Speaking of those baser urges, I was watching a video review from the Cinema Snob, someone whose opinion I hold in relatively high esteem, when he came to a point that rubbed me the wrong way. Now, up until now he had been somewhat generous to the film and liked it a fair bit, but then he took issue with one of those unlikable characters not opening fire on the defenseless cultists with an AK-47 during his attempted escape. My problem with Brad's insistence that he would have just blown them all away is this: how can you know that you would? Taking a human life is not an easy thing to do, that's why we call those who have no compunctions about murder psychopaths and why soldiers have to undergo severe mental conditioning to be able to perform their duties. Even in the most dire of situations there are those who might choose death over taking a life. It is not a rational decision, but then rationality sort of goes out the window in life-or-death situations and as such it is not fair to criticize a character simply because they didn't go all Rambo on the congregation (need I mention there were kids present?).

Probably the worst offender is the ending however and to be fair I kind of see where people are coming from here. If Red State had ended with the Rapture it may well have been a masterpiece as Brad maintained in his review. But that's not the story Smith wanted to tell and I respect that. Despite my praise for the movie I wouldn't say it is perfect, but then no movie is. Hell, The Dark Knight was one of my favourites and it was FAAAR from perfect and it was the ending of that movie that threw me much like Red State's has put off so many. But if I'm being completely honest here... I absolutely LOVED the ending in Red State!

Sure, I think it dragged on a bit (many of the complaints directed towards Red State are with regard to the editing, which makes sense considering Smith edited the movie while it was being shot, resulting in a finished product at the wrap party) but I was simply delighted by the dry delivery of exposition to those government agents, thanks to Goodman's excellent performance. To me it was reminiscent of the ending of Burn After Reading, a perfect capstone to circumstances born from utter madness. That being said, I am fully aware of that most cardinal of rules: show, don't tell. So I understand why people might feel that this was a lazy, ineffectual way of ending the movie.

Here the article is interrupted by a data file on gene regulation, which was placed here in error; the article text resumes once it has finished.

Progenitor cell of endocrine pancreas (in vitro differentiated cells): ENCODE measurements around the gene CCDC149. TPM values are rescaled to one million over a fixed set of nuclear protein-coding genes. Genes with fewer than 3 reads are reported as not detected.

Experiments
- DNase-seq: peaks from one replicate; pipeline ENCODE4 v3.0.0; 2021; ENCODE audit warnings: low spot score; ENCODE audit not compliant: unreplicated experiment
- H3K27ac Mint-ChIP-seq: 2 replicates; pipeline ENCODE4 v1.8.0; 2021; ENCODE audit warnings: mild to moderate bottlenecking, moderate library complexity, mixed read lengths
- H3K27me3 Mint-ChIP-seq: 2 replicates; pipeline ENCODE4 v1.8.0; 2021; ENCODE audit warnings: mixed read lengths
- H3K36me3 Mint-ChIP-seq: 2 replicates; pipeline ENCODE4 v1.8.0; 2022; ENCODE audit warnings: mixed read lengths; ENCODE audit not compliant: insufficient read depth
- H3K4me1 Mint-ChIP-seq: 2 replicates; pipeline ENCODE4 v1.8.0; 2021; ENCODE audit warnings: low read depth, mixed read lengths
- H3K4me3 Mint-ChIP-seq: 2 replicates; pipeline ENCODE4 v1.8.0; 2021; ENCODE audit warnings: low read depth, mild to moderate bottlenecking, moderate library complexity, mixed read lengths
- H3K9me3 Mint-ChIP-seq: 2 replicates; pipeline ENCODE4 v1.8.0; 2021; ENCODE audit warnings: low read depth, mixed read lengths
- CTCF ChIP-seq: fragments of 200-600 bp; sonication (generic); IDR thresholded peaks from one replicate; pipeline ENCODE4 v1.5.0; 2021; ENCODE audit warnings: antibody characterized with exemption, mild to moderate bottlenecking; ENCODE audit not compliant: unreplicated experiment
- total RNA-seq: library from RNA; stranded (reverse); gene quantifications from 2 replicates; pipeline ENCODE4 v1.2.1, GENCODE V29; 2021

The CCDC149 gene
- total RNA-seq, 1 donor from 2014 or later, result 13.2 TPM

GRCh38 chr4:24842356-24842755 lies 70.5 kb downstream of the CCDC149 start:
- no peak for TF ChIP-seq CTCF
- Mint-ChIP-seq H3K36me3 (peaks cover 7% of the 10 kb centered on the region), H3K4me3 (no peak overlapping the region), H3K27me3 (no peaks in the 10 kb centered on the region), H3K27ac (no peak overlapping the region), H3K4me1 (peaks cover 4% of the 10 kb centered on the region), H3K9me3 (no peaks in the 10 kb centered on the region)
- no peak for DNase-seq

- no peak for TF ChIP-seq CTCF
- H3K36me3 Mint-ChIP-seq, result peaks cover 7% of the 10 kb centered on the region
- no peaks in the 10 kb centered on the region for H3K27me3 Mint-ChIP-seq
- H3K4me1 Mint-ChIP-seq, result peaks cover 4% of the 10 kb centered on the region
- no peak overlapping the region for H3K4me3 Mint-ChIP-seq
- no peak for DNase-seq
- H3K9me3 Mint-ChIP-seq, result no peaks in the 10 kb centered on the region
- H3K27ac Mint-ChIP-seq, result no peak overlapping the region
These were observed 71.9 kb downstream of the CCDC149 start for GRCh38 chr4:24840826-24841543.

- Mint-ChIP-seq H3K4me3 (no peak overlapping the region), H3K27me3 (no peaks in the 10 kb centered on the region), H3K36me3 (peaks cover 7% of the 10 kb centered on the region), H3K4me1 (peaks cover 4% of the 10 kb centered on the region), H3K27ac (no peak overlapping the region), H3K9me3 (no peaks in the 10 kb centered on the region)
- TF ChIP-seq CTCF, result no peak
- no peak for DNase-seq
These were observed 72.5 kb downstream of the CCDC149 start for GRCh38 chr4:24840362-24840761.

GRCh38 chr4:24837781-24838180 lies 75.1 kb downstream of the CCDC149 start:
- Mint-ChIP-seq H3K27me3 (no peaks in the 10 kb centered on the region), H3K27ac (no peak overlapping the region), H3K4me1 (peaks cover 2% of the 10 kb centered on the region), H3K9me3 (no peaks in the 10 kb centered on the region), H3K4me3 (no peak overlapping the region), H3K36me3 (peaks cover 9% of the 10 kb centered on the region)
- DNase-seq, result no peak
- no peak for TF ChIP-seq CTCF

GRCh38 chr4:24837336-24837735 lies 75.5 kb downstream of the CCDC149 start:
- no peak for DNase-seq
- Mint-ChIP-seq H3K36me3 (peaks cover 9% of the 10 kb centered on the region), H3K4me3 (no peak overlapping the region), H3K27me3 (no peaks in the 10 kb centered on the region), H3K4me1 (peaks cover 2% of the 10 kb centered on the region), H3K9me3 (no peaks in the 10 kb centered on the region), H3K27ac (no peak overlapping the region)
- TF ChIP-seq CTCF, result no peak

Critics seem all too willing to let their own expectations for the movie colour their impressions of the result. Just because you wanted the Rapture doesn't mean what happened was bad by default, if you want to argue on basis of the writing or editing then that's another matter. To me it all comes down to people wanting to hate Smith or belittle his efforts. But no complaint against Red State can quite compare to the following praise: "It's good... for a Kevin Smith movie."

Yes, Red State is good for a Kevin Smith movie, but it's also just a good movie regardless of who directed it. Kevin Smith is a passionate, engaging person and he makes no excuses for his abilities (or perceived lack thereof). He wants his movies to be judged on their own merits and to do otherwise is insulting. A lot of people have a lot of hate for Kevin Smith. Some of it is because he is fat (a completely separate issue that I could go on about at great length), some of it is because he represents that stoner/slacker "sub-culture", and some of it is honestly just because he's had success at doing what he loves.

But you know what? That doesn't really matter to me because I know what I like and I loved Red State. Kevin Smith's passion for this movie really shines through in the movie itself and whenever he talks about it in his podcasting and during Q&As. The acting is excellent, Michael Parks' performance is mesmerizing as many have said before me. I was on the edge of my seat for most of the movie, my heart pounding in my chest, the cinematography really building on the intense situations these people found themselves in. The action was surprisingly real, the gunfire feeling as though it came from reality as opposed to Hollywood. And to top it all off, Red State had its fair share of laughs and completely unexpected turns. I can't recommend it enough though I understand it isn't for everyone.

If you're interested in following Kevin Smith's exploits in greater detail then you could do worse than visiting smodcast.com and checking out some podcasts (I personally recommend SModcast which features Smith's erstwhile producer Scott Mosier and Hollywood Babble-On featuring the mimicry of K-Rocks Ralph Garman). If you'd also like to read more of my ramblings (though I can hardly imagine why) I've only just started up a blog of my own called deepdelvers.com where I plan to talk about gaming primarily, so feel free to come on by if that interests you.